I was in my early twenties when I first joined Fight Club. I’d recently started watching mixed martial arts championships on TV, and I was intrigued. I fell in with a group of similarly curious and equally untrained women, and together, we started attending a martial arts and MMA club that was held in a local circus collective’s warehouse space on Thursday nights.
Our fight club had little in common with Chuck Palahniuk’s vision. No one really talked about it, but that was more due to its lackluster marketing efforts than rules. Our band of women had little contact, physical or verbal, with the rest of the people in the warehouse. We mostly kept to ourselves and “wrestled” using whatever combination of moves we’d managed to pick up from self-defense seminars and a lifetime of watching action movies or WWE. But there was usually an air of confused and frustrated masculinity lingering on the worn mats as a group of random men practiced their best Aikido moves nearby.
Most of those men ignored us. Some of them regarded us with a contempt that they concealed about as well as they concealed their surreptitious flexing in the floor-length mirrors that lined the space. One kindly showed us random techniques, including a wrist lock defense “in case some guy grabs you.”
I was giddy with excitement over my new hobby, the possibilities of learning new technique running wilder than Hulkamania through my head. But almost immediately, when my muscles were still stiff from my first attempts at break falls, I started having to field puzzled questions. When I tried to explain this exciting new development in my life to casual acquaintances, friends, and family members, they’d respond with some variation of: You’re so little/sweet/smart/gentle/cultured. Why would you enjoy something so violent?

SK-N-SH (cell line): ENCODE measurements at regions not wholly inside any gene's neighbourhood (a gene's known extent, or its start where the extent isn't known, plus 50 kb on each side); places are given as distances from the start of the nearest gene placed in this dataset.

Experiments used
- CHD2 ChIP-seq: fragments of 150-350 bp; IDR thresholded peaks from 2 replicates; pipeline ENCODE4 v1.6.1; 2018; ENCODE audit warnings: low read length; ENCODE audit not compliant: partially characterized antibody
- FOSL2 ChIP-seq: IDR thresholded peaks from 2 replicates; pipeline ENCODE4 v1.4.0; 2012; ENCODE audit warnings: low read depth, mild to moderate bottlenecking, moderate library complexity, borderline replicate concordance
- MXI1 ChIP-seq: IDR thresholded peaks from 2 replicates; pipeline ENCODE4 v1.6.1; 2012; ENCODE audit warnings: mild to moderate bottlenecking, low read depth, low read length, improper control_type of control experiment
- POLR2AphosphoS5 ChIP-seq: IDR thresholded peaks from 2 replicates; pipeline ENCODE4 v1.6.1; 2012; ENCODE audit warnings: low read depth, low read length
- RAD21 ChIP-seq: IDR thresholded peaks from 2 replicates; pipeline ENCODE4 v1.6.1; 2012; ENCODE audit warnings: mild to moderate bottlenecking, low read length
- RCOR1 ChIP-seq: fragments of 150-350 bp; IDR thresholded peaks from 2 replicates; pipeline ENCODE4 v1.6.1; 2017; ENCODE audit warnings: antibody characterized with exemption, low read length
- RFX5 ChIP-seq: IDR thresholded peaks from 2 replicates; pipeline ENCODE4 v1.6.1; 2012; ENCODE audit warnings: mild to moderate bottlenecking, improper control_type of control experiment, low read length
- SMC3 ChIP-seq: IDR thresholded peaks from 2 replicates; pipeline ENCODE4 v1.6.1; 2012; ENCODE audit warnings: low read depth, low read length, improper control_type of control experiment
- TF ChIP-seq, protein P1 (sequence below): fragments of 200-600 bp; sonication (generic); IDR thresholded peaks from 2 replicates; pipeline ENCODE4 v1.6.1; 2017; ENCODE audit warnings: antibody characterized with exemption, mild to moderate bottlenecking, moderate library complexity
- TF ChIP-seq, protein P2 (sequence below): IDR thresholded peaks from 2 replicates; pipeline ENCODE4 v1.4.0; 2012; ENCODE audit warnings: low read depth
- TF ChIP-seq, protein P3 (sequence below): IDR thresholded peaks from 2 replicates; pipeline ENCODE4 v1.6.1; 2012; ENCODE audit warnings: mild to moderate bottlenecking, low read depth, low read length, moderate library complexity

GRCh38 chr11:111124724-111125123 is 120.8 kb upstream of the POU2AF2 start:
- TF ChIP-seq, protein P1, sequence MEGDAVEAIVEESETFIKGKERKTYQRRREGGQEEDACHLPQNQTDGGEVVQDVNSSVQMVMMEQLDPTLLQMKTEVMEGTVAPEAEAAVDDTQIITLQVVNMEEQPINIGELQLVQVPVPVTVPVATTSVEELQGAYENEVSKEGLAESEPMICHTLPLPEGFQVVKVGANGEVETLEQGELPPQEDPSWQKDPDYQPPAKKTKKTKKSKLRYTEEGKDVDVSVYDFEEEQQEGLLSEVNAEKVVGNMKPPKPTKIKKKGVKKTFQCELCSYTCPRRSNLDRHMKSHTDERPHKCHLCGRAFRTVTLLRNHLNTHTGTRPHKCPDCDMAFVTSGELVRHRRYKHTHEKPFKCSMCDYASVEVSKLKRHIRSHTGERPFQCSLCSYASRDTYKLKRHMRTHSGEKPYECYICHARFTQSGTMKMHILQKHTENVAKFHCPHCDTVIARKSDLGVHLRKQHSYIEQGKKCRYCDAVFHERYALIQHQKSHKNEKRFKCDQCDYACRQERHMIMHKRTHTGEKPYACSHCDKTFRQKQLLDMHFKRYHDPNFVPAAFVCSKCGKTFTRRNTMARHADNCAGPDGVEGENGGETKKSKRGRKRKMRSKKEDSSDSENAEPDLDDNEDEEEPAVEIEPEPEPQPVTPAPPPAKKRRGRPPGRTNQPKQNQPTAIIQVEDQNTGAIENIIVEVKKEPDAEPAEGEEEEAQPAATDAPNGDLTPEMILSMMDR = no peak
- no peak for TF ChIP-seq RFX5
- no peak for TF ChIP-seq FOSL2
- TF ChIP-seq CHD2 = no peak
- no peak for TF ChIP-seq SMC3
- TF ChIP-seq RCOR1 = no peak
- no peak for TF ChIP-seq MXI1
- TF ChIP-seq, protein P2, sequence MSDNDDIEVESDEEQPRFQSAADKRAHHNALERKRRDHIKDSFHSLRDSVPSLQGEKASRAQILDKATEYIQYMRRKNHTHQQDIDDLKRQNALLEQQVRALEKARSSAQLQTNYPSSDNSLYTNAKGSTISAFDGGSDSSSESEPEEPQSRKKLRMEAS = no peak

I didn’t know how to answer them. I wasn’t entirely sure that I understood the question at all. It was hard to associate what I’d done with my friends with my concept of violence. Yes, I’d been aware that there was a risk of injury inherent in everything that we’d tried at the gym, but I didn’t feel like I was in any true danger when I was sparring with my friends. I felt relatively safe in that gym. I trusted that no one around me truly wanted to hurt me and that I didn’t have to fear their actions. Which was more than I could say for the walks home after Fight Club in the middle of the night.